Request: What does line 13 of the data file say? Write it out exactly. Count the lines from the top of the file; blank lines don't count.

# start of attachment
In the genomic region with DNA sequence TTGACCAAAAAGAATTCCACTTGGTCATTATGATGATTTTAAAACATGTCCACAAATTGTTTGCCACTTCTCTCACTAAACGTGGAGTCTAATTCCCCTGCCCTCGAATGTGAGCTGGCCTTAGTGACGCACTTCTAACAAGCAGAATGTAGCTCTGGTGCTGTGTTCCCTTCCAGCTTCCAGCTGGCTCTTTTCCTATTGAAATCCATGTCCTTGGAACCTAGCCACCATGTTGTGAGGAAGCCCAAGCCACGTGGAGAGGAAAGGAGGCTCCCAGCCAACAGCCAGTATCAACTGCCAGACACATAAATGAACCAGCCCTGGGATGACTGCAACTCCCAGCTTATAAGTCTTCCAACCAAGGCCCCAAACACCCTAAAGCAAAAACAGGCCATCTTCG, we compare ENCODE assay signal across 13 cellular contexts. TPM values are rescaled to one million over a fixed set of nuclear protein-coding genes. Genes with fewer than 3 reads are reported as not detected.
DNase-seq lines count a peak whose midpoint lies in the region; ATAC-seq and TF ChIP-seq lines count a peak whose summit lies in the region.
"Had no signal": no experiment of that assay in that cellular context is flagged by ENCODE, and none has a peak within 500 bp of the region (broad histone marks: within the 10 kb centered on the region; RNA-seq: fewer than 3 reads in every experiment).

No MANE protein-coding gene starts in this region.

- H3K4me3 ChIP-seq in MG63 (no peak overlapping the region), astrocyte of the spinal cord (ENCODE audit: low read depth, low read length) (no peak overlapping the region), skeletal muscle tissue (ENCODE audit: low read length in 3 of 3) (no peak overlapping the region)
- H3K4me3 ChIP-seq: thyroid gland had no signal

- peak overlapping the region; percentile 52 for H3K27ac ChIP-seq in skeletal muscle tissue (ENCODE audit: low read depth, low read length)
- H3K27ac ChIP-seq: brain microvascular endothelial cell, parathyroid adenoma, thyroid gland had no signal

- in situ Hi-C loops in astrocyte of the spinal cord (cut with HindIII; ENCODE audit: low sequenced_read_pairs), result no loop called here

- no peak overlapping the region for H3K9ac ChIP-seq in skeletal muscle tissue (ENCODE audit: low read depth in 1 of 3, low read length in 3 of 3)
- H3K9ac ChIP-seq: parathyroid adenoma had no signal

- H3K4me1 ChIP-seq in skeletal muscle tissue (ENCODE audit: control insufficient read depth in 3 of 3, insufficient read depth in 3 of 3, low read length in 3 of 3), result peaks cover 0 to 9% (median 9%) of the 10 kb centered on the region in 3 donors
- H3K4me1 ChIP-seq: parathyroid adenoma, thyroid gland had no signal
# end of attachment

- H3K4me1 ChIP-seq: parathyroid adenoma, thyroid gland had no signal